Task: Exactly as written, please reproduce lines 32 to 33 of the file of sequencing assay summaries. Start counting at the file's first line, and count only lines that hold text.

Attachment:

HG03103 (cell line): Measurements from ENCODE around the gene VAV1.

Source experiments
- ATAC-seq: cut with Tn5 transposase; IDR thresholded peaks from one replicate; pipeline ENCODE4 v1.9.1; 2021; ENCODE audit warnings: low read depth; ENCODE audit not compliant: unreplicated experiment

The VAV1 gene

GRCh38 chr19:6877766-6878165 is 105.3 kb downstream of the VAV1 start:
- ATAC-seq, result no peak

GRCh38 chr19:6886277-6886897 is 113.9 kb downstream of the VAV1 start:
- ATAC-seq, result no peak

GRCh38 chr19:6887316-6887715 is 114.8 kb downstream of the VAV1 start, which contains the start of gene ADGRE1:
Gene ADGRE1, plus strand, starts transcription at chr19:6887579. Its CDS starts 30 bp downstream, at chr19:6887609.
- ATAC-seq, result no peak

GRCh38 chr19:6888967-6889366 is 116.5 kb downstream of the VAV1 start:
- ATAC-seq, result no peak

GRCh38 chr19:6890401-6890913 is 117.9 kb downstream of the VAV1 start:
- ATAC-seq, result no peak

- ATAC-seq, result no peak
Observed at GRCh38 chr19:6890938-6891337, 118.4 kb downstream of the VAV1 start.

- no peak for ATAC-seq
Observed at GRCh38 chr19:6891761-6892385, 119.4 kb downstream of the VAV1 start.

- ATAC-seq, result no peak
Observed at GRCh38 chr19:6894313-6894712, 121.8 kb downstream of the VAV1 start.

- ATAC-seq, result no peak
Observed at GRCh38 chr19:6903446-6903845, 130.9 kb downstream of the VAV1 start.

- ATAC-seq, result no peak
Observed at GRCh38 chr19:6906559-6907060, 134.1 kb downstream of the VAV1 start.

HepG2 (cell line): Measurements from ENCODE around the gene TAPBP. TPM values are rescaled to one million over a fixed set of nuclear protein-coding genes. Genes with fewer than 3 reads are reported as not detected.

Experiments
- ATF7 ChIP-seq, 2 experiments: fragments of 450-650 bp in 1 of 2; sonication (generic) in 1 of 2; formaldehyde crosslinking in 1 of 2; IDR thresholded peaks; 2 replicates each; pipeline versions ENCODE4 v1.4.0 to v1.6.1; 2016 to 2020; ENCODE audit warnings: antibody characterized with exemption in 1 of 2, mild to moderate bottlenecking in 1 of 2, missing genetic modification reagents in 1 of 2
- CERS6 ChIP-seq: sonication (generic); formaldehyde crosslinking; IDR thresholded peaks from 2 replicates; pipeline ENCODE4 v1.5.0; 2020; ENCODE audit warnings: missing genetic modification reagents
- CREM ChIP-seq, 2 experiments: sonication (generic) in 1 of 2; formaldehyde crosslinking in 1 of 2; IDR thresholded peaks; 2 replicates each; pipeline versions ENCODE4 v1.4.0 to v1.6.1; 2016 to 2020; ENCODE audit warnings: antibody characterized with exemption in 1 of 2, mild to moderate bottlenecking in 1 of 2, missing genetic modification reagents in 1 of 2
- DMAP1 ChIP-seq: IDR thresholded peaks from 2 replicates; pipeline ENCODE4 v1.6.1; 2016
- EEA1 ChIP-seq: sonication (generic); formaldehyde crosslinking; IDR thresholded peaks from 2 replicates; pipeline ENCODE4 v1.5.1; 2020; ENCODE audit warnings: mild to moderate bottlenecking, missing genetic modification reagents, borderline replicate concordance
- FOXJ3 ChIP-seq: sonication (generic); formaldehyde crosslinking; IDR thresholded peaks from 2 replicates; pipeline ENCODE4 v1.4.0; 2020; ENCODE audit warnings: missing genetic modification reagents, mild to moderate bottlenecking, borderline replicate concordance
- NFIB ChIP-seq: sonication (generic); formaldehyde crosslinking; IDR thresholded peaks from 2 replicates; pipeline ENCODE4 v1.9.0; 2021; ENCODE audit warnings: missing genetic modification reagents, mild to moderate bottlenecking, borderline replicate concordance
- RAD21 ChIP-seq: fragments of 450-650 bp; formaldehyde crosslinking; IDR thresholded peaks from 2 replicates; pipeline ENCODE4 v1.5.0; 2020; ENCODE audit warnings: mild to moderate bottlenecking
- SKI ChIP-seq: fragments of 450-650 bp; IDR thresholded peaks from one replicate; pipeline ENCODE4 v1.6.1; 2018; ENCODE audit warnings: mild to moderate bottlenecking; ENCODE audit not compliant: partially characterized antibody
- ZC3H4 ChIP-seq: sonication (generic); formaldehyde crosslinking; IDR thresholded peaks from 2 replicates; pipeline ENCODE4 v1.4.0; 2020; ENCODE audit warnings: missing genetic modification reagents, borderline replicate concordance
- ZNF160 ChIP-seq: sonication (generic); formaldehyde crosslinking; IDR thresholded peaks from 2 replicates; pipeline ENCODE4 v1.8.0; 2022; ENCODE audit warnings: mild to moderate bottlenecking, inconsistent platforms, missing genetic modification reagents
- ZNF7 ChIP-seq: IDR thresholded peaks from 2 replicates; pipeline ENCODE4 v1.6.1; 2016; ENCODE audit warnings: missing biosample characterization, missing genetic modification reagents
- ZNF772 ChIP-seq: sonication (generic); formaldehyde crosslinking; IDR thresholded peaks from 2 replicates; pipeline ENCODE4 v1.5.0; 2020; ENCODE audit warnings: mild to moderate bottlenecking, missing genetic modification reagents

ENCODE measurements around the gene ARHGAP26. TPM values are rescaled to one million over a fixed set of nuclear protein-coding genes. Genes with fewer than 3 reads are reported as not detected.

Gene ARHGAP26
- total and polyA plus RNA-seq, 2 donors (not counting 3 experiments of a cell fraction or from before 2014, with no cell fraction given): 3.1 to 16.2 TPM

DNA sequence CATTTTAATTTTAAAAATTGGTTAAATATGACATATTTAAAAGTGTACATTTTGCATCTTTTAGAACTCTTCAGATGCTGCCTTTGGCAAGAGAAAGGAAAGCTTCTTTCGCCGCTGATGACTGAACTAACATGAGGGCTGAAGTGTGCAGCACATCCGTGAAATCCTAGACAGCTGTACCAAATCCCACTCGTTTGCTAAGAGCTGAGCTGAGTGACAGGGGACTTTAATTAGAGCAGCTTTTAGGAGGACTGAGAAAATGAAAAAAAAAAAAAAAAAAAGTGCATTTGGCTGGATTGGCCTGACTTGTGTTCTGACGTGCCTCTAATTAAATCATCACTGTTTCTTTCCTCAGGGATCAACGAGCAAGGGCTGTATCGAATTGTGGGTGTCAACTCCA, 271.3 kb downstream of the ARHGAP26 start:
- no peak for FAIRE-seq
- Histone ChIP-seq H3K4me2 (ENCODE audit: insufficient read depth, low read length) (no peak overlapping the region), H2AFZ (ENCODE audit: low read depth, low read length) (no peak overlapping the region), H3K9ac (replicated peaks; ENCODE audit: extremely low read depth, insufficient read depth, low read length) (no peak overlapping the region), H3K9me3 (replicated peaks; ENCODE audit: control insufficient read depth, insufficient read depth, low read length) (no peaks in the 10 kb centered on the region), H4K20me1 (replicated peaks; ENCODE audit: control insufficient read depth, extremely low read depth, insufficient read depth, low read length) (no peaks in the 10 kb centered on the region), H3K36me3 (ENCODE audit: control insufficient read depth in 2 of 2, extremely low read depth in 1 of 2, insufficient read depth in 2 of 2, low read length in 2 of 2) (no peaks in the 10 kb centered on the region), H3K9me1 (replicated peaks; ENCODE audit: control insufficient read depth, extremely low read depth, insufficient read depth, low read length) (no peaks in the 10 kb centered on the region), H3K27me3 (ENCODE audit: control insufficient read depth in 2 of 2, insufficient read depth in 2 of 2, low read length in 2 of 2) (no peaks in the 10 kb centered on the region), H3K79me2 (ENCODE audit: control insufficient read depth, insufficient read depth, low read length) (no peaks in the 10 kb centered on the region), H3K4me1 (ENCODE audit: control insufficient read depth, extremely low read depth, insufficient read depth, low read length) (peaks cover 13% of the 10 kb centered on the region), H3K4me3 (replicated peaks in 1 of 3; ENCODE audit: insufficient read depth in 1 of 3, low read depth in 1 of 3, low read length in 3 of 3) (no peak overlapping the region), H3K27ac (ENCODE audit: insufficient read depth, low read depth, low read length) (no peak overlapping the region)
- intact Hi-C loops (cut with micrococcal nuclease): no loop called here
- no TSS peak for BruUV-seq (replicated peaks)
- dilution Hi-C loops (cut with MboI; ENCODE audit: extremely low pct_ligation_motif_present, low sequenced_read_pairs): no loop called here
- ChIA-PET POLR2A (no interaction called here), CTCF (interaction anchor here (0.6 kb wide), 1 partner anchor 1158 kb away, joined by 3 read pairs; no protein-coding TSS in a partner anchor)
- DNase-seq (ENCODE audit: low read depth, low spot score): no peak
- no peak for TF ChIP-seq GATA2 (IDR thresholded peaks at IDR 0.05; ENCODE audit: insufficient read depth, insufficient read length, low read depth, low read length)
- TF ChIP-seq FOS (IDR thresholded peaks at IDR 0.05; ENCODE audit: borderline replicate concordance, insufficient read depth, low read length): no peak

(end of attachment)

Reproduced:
- EEA1 ChIP-seq: sonication (generic); formaldehyde crosslinking; IDR thresholded peaks from 2 replicates; pipeline ENCODE4 v1.5.1; 2020; ENCODE audit warnings: mild to moderate bottlenecking, missing genetic modification reagents, borderline replicate concordance
- FOXJ3 ChIP-seq: sonication (generic); formaldehyde crosslinking; IDR thresholded peaks from 2 replicates; pipeline ENCODE4 v1.4.0; 2020; ENCODE audit warnings: missing genetic modification reagents, mild to moderate bottlenecking, borderline replicate concordance